But people ask, including the CBC, ”What alternative do we have”?  The real questions should be: “What if people in each community and region owned the bank they used?”  “Would it ‘up sell’ to them?”  “Fiddle them on fees?” “Talk them into loans they could not afford?”  “Would it loan their hard earned savings out at high risk?”  Clearly it would not do so.  Such behaviour would not be in the interests of its owners.

We do have an alternative!  We have financial institutions called credit unions and ‘caisse populaires’ in Canada and some other countries and co-operative banks elsewhere.  They provide a wide range of financial services but seldom make loans people cannot pay.   I do not have a single cent in a bank.  I left banks when I was in graduate school and the Bank of Nova Scotia bounced a cheque that was a few dollars short even though a savings sub account had thousands of dollars in it.  They charged a ‘bounce fee’ and so did the university.  Said the bank manager, “This is a good learning experience for you son.”  It was.  I never dealt with his bank again.  I moved to a credit union.

So are credit unions the perfect solution?  Nothing in this world is perfect.  But I am confident in saying they are better than investor-owned banks.  The investor-owned structure is one that, in the words of Arthur Anderson accountant, Ralph Estes, ‘makes good people do bad things’.  The credit union/co-operative bank structure is one that pressures people to do the right thing.  Its purpose is not to maximize the return to some absentee investors but to provide members with financial services.  The people who use it, own it.  If it miscalculates and charges them too much the members get it back at the end of the year.  There is a set of values and principles that come with being a credit union.  It is this different purpose combined with the values and principles that exerts a pressure on the board, elected by the members (on the basis of one person one vote) and on management to do the right thing.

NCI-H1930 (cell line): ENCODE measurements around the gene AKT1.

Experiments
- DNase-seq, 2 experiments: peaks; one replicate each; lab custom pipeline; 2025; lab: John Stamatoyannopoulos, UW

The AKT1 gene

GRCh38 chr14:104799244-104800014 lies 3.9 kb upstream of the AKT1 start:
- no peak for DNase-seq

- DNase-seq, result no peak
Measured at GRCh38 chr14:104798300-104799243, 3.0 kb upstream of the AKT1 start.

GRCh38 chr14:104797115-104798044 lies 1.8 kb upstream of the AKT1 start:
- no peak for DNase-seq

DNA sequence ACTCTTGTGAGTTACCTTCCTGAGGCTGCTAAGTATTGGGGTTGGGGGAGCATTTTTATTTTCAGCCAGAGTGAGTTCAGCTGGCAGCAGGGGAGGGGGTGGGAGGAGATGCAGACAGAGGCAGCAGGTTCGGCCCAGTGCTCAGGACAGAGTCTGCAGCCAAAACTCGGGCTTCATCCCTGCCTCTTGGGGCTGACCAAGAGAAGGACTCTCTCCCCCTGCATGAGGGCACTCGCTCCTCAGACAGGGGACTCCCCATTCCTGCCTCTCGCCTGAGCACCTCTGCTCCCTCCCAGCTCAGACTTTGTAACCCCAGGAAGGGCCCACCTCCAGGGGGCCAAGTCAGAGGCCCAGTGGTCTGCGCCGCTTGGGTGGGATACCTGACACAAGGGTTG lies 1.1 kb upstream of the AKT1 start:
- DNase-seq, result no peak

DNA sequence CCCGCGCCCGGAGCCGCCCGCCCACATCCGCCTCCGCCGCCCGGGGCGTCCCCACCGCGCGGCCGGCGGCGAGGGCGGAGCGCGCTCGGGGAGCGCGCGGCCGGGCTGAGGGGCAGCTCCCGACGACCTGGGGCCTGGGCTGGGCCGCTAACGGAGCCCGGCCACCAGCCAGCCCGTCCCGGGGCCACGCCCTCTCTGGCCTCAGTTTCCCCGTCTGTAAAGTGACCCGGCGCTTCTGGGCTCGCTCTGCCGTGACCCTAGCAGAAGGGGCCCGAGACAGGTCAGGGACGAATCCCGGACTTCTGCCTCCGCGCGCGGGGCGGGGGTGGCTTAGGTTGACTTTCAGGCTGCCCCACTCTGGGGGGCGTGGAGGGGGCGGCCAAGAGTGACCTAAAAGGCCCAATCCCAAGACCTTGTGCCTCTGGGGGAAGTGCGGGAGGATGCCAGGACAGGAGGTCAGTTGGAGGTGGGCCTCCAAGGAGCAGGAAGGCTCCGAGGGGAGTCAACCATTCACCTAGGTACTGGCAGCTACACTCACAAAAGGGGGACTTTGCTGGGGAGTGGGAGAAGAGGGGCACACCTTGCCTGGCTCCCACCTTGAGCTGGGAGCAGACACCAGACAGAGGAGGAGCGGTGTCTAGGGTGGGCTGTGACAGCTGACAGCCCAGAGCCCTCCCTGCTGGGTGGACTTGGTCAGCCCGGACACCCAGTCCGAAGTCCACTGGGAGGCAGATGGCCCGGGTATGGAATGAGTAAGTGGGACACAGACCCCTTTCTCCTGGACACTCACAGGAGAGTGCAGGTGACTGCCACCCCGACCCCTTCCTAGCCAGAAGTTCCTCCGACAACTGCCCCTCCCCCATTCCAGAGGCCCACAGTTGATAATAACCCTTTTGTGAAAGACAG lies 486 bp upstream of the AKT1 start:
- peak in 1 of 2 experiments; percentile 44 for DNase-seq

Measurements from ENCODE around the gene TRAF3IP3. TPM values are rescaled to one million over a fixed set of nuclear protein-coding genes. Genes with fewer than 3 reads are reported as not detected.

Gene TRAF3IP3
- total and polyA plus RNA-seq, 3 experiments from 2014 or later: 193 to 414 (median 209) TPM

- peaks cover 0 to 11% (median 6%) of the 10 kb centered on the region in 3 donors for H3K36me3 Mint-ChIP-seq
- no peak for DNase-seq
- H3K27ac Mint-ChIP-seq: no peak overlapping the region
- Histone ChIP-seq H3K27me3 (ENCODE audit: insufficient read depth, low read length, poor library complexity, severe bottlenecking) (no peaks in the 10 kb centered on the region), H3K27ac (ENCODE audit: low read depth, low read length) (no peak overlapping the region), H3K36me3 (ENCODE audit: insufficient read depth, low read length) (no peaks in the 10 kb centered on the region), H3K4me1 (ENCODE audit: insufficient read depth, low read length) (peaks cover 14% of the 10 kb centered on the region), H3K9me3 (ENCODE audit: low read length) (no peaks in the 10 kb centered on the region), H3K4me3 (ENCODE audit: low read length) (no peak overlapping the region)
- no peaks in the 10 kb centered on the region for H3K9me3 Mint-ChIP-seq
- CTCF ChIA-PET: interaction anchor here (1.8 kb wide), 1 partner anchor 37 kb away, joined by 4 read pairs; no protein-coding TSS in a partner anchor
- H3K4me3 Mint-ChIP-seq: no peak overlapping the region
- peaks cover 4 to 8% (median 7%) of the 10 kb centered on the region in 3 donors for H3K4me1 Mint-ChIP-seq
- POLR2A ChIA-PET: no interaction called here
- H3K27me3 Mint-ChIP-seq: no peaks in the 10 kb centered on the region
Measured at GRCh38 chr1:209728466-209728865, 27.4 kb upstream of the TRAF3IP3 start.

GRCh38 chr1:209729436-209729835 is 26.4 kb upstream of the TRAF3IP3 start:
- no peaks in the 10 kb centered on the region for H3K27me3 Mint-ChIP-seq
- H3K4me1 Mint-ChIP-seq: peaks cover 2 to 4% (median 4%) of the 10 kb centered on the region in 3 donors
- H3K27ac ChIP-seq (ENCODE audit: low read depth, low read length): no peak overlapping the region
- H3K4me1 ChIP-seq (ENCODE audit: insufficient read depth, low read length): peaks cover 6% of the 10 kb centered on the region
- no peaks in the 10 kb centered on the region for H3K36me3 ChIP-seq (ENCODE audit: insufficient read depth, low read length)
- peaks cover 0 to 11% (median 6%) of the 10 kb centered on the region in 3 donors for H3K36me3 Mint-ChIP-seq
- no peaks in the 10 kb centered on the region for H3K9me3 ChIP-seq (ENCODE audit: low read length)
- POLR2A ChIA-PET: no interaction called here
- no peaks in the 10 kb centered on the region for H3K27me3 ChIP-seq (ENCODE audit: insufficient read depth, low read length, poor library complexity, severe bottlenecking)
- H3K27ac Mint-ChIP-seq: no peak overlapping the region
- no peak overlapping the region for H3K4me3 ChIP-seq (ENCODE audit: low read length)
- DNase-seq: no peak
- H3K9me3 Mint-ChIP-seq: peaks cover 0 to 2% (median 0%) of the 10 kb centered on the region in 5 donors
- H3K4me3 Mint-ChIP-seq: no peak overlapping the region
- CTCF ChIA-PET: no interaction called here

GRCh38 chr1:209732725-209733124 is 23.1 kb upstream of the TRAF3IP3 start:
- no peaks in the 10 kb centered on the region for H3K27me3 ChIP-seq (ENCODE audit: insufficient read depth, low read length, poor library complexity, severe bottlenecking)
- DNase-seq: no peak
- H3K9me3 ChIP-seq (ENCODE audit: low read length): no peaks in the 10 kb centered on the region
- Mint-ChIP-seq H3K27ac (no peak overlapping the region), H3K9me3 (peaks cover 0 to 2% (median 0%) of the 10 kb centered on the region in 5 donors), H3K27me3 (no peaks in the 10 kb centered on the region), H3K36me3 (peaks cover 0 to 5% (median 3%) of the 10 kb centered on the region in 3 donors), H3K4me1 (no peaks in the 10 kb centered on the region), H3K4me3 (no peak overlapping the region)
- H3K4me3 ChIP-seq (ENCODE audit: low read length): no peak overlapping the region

Do they always get it right?  No.  Alas, they are human.  Running a co-operative requires a different ‘business culture.’   When you are surrounded by a dominant capitalist business culture, that is a challenge. The goal is to ensure a financially sound business that is capable of meeting member needs as opposed to figuring out how to skim a buck off everyone who comes in contact with the organization so you can enrich an absentee investor.